If you think this is just…well, common sense, then wait until you read some of the “bad” taglines below. If I don’t understand your tagline, or what it is you do, or what you are trying to say with the tagline (like the Gino’s example), then the tagline is pointless. In other words, make sure your tagline communicates what it is you do, what you’re in the business of, or exactly why you are awesome and I should use your company.
It doesn’t sound so hard, does it? Oh, but just wait. Sometimes really big companies can make big blunders when it comes to capturing their essence in a tagline. Without further ado, I bring you…
- “Do Stuff.” (Radio Shack)
- “Drive One.” (Ford)
- “Choose Freedom.” (Toshiba)
- “We Want You to Live.” (Mobil)
So what exactly makes a bad tagline…well…bad?
1) It’s Too Vague
“Do Stuff.” Um, that’s just great. What stuff? If you don’t differentiate your business or at least tell me what your business does, then don’t bother.
2) It’s Too Creepy
“We Want You to Live.” Do I even need to spend any more time on this one? Ok, need further proof that there’s an actually need for this “don’t-be-creepy” point? “Eat Jimmy Dean.” Enough said. Moving on.
3) It’s Too “Out-there”
If your tagline doesn’t communicate to me anything – even a little bit – about your business, then it’s probably doing you more harm than good. “Choose Freedom” for Toshiba makes no sense to me. How is my computer helping me choose freedom (or not)? What does freedom have to do with computers? Domino’s “Avoid the Noid” slogan? Whatever it means, I’m going for Pizza Hut.
The ultimate bottom line when it comes to bad taglines is best summed up by Eric Swartz (a.k.a, the Tagline Guru) – who describes himself as “a verbal branding professional and master wordslinger.” His take is that “Bad taglines are typically vague, awkward, pretentious, inane, underwhelming, confusing, complicated, negative, or ambiguous – and often communicate an unintended message. They are also occasionally guilty of using trendy clichés and meaningless business jargon. They tend to devalue a brand.”
The Final Question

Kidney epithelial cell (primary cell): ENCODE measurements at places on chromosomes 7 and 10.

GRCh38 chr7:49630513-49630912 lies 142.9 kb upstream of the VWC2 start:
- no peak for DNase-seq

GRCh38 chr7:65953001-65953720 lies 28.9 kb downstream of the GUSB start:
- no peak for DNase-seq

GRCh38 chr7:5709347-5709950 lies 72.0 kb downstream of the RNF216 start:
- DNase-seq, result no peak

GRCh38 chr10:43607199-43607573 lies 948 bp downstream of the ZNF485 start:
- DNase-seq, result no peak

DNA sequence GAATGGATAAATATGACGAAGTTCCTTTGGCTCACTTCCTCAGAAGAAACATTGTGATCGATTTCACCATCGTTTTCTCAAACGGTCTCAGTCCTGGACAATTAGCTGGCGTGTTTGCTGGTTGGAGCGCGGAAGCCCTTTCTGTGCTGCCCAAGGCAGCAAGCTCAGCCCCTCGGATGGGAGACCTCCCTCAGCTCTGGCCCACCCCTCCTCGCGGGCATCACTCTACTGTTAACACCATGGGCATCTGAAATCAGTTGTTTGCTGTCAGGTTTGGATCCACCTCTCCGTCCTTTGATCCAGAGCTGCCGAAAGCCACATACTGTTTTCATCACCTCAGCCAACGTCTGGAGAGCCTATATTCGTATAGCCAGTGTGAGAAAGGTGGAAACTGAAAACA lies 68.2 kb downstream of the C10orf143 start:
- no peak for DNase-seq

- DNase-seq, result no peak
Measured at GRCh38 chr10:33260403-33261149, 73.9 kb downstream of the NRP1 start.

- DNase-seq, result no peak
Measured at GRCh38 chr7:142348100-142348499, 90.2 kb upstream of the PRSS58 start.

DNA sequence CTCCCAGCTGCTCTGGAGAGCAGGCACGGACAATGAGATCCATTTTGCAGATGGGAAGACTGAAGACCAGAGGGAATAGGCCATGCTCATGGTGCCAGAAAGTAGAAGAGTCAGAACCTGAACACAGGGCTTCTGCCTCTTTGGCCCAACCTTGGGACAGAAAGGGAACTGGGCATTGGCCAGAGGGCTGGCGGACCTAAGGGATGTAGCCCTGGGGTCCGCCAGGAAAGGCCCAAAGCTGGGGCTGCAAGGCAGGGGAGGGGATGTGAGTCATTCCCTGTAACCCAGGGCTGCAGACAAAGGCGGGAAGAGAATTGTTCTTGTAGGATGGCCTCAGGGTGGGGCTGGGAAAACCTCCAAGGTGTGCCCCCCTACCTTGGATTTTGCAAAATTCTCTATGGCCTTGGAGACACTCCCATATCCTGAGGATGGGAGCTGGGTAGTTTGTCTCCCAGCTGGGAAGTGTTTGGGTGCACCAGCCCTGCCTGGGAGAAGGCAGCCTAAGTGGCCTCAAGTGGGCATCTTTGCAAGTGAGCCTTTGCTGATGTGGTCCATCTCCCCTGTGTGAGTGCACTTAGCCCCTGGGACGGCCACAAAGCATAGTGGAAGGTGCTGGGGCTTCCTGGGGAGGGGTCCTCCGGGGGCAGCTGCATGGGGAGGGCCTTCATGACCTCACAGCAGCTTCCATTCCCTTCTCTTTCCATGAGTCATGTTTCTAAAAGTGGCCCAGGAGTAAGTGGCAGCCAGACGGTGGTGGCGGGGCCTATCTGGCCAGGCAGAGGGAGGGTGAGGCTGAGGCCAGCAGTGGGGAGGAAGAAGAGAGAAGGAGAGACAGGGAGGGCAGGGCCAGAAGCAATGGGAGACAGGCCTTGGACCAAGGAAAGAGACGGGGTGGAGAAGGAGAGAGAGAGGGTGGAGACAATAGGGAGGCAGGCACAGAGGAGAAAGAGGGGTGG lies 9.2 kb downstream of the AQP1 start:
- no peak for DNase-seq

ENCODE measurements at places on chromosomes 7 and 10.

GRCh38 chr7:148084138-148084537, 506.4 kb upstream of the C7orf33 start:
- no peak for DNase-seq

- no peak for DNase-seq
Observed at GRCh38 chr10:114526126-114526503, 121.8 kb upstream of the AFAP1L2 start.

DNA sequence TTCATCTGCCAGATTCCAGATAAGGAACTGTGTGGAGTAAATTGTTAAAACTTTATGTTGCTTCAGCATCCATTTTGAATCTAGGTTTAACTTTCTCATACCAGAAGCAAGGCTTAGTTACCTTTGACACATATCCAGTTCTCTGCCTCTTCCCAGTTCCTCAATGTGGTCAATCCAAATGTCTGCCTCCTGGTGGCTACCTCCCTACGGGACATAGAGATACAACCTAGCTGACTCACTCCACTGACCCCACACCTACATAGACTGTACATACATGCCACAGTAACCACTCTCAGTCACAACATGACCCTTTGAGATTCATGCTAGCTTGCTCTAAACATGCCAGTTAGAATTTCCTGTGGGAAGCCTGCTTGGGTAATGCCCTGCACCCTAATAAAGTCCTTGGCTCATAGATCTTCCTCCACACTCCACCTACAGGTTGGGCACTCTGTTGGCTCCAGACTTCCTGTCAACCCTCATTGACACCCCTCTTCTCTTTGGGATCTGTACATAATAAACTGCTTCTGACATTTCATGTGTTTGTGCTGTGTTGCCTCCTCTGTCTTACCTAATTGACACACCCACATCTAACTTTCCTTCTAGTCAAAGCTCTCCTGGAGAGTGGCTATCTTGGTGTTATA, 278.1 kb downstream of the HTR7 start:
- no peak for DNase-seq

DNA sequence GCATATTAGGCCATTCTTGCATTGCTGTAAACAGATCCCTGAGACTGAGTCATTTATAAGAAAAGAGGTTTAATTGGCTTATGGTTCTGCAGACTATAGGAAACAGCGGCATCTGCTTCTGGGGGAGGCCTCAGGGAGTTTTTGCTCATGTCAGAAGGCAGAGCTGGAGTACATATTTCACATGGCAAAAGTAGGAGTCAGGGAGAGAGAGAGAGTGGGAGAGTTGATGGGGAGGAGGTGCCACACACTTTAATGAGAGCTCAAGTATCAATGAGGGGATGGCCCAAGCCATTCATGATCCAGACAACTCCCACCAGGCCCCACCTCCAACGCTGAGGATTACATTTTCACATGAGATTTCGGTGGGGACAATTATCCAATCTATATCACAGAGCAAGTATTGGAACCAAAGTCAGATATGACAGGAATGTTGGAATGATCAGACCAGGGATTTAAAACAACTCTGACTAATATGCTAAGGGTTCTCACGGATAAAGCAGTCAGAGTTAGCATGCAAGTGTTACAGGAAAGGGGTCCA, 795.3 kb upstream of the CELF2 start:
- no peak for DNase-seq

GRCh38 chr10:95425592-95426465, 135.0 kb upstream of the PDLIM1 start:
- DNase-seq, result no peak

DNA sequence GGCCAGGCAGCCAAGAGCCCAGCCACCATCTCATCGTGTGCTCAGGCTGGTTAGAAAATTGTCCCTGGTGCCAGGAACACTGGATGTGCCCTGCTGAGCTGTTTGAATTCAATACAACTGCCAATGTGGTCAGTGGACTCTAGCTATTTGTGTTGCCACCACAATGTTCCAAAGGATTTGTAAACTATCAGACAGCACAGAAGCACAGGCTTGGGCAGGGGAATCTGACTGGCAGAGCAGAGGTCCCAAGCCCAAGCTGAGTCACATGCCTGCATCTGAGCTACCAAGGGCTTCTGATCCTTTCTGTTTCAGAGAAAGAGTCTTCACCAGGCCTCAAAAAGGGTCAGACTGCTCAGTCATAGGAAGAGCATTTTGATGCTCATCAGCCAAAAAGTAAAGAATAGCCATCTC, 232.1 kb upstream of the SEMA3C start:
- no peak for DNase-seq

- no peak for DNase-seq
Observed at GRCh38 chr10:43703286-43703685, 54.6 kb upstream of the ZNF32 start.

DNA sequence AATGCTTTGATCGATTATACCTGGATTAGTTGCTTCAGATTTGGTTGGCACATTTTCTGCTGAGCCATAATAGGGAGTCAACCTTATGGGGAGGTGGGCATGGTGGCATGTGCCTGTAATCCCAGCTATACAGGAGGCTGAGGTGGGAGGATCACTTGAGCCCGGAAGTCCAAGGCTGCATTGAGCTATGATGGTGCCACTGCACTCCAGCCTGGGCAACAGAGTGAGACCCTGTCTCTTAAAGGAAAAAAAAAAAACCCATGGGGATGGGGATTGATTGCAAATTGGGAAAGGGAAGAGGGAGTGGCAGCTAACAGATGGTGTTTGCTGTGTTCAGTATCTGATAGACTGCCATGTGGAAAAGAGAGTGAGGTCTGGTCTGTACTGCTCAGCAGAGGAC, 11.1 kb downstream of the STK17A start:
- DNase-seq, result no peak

Before you get all excited about covering your website with a catchy tagline, it’s a wise idea to ask yourself (and your team): Should we even have a tagline?
Are there such cases when a tagline is just superfluous? When it would be better, smarter or wiser to forget the slogan and just call it a day?
Fast Company recommends staying away from the tagline-making-business unless you’re a $50 million company who needs to differentiate over the other $50 million company. There is definitely some truth to that, although I have to admit that a mom-and-pop with a catchy slogan might make me turn my head. Instead of Googling new restaurants in my area, I might just go to the new one with the clever tagline because I remembered it and it made an impression on me.
So my advice would be – if you’ve got a couple of creative thinkers on your team and you can coin a phrase that will turn heads – or at least be memorable – then by all means – go ahead. But if you’re spending hours upon hours and pouring money into a think-tank for a slogan, you might want to save your money (and marketing efforts). Try telling stories, instead – whether you’re a big company, a small startup, B2C, or B2B. Dan and Chip Heath of Fast Company say (and I agree), “When you have a big idea, make it come alive with a story. Make it real, color in some details, let it be something people can care about.”
- What other taglines would you add to the best/worst lists and why?
- Do you have a tagline for your business? How did you choose it, and have you seen its benefits for your company?
- Did you purposefully opt-out of the tagline game? Why?
(Oh, and hey – just for fun – check out the Slogan Generator!)